U.S. Markets open in 3 hrs 38 mins

Oculus CTO John Carmack Sues ZeniMax For $22.5 Million

David Z. Morris

In a new chapter in the ongoing legal battle between Facebook-owned Oculus and game developer ZeniMax Media, Oculus CTO John Carmack is now suing ZeniMax for funds related to its purchase of id Software, which Carmack co-founded, in 2009. The suit is indirectly related to an intellectual property dispute between Oculus and ZeniMax that resulted in a $500 million judgment in ZeniMax's favor in February.

According to Carmack's suit, spotted by the Dallas Morning News, ZeniMax refused early this month to pay the final $22.5 million it owes Carmack through a stock conversion agreement. The final deadline for the payment is June 23, 2017.

Get Data Sheet, Fortune's technology newsletter.

According to Carmack's claim, ZeniMax in a letter based its refusal to pay on some of the same allegations of contract violation and intellectual property theft that were at the center of its suit against Oculus and Facebook. Those include claims that Carmack used ZeniMax resources to refine Palmer Luckey's Oculus Rift prototype, and took the results of his research at ZeniMax with him when he became Oculus CTO in 2013. (If that sounds familiar, the allegations closely track a major plot point in HBO's Silicon Valley series).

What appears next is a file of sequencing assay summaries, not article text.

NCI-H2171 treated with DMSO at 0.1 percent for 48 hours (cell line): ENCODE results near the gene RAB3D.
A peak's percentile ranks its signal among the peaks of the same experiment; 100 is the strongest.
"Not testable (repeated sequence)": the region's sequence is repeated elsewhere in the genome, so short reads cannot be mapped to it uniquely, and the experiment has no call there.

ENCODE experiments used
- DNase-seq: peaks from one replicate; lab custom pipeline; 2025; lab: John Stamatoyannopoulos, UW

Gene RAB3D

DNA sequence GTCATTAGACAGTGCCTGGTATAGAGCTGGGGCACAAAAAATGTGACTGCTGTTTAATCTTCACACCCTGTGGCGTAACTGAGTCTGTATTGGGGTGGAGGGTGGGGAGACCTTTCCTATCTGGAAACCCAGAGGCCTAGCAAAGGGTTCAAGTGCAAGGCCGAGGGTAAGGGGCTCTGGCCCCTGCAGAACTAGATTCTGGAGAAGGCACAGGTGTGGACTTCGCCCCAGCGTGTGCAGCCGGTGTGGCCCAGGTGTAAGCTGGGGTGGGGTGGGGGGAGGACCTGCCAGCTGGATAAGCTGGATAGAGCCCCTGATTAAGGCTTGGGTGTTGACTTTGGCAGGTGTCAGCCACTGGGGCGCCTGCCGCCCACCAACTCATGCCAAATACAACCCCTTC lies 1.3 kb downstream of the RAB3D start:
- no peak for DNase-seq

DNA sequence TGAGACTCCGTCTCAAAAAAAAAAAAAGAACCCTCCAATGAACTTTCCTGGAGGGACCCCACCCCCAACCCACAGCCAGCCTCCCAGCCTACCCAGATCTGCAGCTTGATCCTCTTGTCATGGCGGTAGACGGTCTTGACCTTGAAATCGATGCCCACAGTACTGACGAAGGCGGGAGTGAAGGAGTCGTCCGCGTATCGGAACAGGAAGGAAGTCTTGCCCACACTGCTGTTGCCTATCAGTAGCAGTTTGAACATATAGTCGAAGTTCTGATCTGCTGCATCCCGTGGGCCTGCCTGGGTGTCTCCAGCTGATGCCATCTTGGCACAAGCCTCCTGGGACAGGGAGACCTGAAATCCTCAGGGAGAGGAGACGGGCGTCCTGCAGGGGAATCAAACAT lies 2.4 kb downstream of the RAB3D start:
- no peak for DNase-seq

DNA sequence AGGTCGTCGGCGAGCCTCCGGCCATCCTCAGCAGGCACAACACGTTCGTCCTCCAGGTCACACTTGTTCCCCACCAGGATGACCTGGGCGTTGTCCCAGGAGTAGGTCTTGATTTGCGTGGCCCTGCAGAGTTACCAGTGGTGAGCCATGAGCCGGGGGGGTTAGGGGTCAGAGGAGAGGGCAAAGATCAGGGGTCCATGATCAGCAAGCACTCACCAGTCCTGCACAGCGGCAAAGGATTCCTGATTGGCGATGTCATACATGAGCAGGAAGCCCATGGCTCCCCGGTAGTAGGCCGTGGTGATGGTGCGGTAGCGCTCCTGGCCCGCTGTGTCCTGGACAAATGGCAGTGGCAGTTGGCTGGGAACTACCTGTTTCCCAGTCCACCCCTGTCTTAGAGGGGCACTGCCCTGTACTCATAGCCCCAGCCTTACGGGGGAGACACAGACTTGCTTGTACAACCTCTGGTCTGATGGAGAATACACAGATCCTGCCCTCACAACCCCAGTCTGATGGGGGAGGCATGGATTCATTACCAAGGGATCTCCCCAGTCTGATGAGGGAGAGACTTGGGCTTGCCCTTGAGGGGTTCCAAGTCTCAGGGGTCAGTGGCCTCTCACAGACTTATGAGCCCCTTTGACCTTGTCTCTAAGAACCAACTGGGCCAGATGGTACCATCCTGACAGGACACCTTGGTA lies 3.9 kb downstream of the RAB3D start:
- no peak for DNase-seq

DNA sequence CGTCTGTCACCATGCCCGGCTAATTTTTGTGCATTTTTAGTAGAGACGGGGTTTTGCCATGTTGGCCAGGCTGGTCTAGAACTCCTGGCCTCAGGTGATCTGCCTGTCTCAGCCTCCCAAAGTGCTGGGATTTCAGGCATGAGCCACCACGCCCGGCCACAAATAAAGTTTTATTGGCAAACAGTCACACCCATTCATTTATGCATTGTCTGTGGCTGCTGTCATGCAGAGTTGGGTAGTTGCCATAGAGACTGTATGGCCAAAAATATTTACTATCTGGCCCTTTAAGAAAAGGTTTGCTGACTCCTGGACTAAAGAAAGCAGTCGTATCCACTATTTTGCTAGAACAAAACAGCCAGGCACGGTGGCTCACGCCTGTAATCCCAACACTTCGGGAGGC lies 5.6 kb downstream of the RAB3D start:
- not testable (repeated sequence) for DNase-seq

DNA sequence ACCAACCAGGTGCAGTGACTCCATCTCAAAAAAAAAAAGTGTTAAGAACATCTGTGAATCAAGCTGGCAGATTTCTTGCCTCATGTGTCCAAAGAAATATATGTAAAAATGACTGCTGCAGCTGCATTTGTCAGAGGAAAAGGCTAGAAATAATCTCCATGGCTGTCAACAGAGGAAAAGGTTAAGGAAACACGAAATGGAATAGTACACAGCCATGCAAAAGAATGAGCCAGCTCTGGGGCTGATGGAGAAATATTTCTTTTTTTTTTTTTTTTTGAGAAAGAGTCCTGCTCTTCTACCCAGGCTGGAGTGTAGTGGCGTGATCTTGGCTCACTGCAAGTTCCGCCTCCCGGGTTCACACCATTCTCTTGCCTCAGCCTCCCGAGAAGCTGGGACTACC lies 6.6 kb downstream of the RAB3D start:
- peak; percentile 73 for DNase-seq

However, the final decision in ZeniMax's suit (documents courtesy of Cnet here) was a complicated split decision that did not find Oculus guilty of unfair competitive practices or theft of trade secrets, but did find that Carmack had taken some ZeniMax game code and VR-related documents. The $500 million settlement was awarded on the basis of trademark and copyright infringement connected to the use of ZeniMax games for Oculus marketing, and the violation of a nondisclosure agreement by Palmer Luckey.

Carmack's new suit emphasizes that ZeniMax's suit against Oculus did not include explicit claims of breach of contract against Carmack, and calls its invocation of those charges in refusing to pay Carmack "an exercise in bad faith and distraction, not a legitimate basis to avoid paying the money it owed from its purchase of id Software."

 

See original article on Fortune.com

More from Fortune.com